November 6 – Happy Birthday Bubba Trammell

When the Yankees tried to make up for the retirement of Paul O’Neill by adding Rondell White to their outfield in 2002, I was one of many Yankee fans who sort of swallowed the hype that White would be gangbusters in pinstripes. He wasn’t. A disappointed Yankee front office then traded him to the Padres for Bubba Trammell. Right up until that trade was made I had been under the mistaken impression that Bubba was the son of the very talented former Tiger shortstop, Alan Trammell. That’s probably because Bubba had originally been drafted by the Tigers and made his big league debut in Motown, in 1997. He then spent two and a half seasons with Tampa Bay, before getting traded to the Mets at the 2000 All Star break. He hit just .232 for the Amazin’s but he made the postseason roster when that 2000 Met team qualified as the NL Wild Card. In that year’s World Series against the Yankees, Trammell got just five at bats but made the most out of them with his two hits and three RBIs. I still remember his clutch and painful two-run pinch hit single off of Andy Pettitte in Game 1 of that Fall Classic.

That December, the Mets traded Trammell to the Padres for reliever Donne Wall and Bubba put together his best big league season in 2001 for San Diego. He set career highs with 25 home runs and 92 RBIs and that effort got him a three-year, eight million dollar contract extension from the Padres. But when he slumped the following year, San Diego went shopping and approached the Yankees about White. The Yankees told the Padres they’d make the deal only if San Diego would also include their organization’s top pitching prospect at the time, a guy named Mark Phillips. They agreed and Trammell became a Yankee.

I thought he had an outside shot to join Hideki Matsui and Bernie Williams as a starter in the 2003 Yankee outfield but he never really did. He was a right-handed hitter, which was a negative in Yankee Stadium and the Yankees had a plethora of outfielders on their roster that year. So many in fact that even though he went 4-4 during one of his first appearances in pinstripes, he didn’t get his next at bat until eight days later. It was clear that Bubba was not high up on Yankee manager Joe Torre’s outfielder depth chart. By late June he had started in just 16 of the team’s first 80 games, he was averaging an even .200 and had yet to hit his first Yankee home run. He never would.

Trammell was certainly unhappy with his Yankee situation, but he was also going through a very difficult breakup of his marriage. He simply stopped coming to games. That’s right. It happened on June 29, 2003. Torre had ironically penciled the Knoxville, TN native in to start that evening’s game only to learn that Trammell was not in the clubhouse. His agent contacted Yankee GM Brian Cashman and told him that Trammell was leaving town and requesting a trade. The Yankees countered by asking the commissioner’s office to void Trammell’s contract. Bubba’s agent  would later claim he was suffering from clinical depression. I’m still not exactly sure how the contractual issues between the player and team were settled, but Trammell never again played in a big league game.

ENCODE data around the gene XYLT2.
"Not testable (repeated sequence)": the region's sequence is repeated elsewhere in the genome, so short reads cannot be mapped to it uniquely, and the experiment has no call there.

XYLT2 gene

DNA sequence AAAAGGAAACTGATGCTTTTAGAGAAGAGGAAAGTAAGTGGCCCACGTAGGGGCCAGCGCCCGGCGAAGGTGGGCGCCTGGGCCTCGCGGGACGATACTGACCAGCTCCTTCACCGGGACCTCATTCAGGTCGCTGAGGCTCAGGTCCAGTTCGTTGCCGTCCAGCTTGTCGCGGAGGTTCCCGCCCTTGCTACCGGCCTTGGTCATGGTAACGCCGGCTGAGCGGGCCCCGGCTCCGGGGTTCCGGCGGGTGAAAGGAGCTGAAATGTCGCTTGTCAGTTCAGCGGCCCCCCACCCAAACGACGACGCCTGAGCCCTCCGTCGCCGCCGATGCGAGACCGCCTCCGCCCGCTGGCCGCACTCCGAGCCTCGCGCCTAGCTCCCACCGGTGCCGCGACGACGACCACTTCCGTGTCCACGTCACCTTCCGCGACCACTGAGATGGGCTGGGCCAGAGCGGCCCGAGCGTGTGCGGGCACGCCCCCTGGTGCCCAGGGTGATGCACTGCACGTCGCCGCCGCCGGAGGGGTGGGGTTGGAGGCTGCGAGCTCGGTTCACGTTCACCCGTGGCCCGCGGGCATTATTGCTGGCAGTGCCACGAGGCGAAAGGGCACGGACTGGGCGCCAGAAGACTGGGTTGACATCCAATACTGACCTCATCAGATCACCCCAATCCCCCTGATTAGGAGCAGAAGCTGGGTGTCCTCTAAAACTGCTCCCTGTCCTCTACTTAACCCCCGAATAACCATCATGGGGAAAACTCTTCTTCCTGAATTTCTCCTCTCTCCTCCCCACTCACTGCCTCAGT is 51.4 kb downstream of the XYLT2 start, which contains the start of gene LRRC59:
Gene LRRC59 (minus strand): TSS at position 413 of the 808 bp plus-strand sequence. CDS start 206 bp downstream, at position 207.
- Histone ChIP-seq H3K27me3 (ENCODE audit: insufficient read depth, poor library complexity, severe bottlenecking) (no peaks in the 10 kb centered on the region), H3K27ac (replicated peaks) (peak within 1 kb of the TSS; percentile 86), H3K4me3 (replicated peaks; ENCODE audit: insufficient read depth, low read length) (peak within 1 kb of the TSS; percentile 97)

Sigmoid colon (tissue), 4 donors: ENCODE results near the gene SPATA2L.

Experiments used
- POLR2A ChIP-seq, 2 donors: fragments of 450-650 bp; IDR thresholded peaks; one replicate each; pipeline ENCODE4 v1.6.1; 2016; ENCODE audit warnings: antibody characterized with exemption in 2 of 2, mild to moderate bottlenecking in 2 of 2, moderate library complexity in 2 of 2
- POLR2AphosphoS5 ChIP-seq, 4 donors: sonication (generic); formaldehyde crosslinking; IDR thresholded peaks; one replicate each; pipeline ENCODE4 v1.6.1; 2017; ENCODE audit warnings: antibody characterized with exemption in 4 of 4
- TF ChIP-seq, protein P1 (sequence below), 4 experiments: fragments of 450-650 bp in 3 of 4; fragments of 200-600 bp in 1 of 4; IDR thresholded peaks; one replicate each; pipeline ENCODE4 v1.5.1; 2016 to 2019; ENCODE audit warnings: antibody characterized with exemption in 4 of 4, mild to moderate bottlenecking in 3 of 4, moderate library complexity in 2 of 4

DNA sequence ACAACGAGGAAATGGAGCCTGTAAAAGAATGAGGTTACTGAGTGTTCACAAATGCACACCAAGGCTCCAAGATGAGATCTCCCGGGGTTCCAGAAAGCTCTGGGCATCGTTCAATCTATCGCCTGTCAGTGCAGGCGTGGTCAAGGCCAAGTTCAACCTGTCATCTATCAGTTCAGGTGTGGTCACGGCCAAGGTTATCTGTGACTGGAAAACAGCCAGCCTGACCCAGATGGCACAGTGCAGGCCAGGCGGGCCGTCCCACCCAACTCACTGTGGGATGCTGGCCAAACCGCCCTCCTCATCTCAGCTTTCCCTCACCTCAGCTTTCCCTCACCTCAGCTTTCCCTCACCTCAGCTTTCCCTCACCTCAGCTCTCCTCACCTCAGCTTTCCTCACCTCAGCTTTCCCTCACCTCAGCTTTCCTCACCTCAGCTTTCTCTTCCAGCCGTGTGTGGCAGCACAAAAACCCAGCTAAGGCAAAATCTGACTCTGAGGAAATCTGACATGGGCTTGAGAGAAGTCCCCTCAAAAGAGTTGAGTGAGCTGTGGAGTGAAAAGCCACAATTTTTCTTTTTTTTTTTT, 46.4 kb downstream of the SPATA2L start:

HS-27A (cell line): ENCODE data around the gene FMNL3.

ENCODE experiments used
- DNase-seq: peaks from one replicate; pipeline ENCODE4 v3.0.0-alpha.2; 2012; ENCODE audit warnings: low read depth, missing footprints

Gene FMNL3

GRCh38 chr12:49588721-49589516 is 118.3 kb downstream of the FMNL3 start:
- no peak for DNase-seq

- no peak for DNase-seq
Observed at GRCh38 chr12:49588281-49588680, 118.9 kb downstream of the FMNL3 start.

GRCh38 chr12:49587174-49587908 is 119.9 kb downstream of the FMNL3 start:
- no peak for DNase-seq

Author’sNote:  Bubba Trammell was kind enough to comment on this post in an effort to clarify the circumstances surrounding his departure from the Yankees. You can read his comments below.

Bubba shares his November  6th birthday with this former Yankee outfielder and this former Yankee starting pitcher.

Year Tm G PA AB R H 2B 3B HR RBI SB BB SO BA OBP SLG OPS
2003 NYY 22 61 55 4 11 5 0 0 5 0 6 10 .200 .279 .291 .570
7 Yrs 584 2034 1798 243 469 96 7 82 285 10 210 325 .261 .339 .459 .798
TBD (3 yrs) 207 757 671 96 191 48 3 33 107 3 80 112 .285 .362 .513 .875
SDP (2 yrs) 275 1011 893 120 226 36 4 42 148 3 101 149 .253 .331 .443 .775
NYM (1 yr) 36 65 56 9 13 2 0 3 12 1 8 19 .232 .323 .429 .752
NYY (1 yr) 22 61 55 4 11 5 0 0 5 0 6 10 .200 .279 .291 .570
DET (1 yr) 44 140 123 14 28 5 0 4 13 3 15 35 .228 .307 .366 .673
Provided by Baseball-Reference.com: View Original Table
Generated 11/6/2013.

3 Comments

Hi Michael,
Great blogs as usual and I am amazed and impressed with your accracy and thouroughness with your blog. I as a Red Sox fan obviously have a differtent view of that Johnny Damon grand slam, but I have respected him no matter where he has played.
And I’m sure if he was injury free and wanted to, Johnny Damon could find his way possibly as a part time player on a big league roster somewhere.
Once again great blog and talk soon. Bratman/berniebrew

I would like to say thank you for wishing me a Happy Birthday!
Also, thank you for being very close to having all the facts. Just
to clear up a few things I decided to respond for the first time.
My departure from the Yankees had nothing to do with the baseball side of things! I was and am very proud to be able to say that I wore the pinstripes!! The true cause of my depression and departure was because I knew my marriage was failing, but more importantly BEING WITHOUT MY THREE KIDS DAILY AND NO WAY TO GET THEM TO ME CONSISTENTLY WAS MORE THAN I COULD BARE!! Every player that’s in the major leagues wants to play or he wouldn’t be there!! That being said, I knew my role and was ready to play anytime Joe Torre needed! Joe was a class act and my only regret was not being able mentally to tell him first hand what was going on inside of me. In the end, it all worked out well and I was fined a days pay and my kids know dad loves them more than anything!!

Mr Trammell,

Thank you so much for your comment. As a father of four and also as a child of divorced parents I can certainly understand the actions you took at the end of your Yankee career. You had your priorities in perfect order sir.

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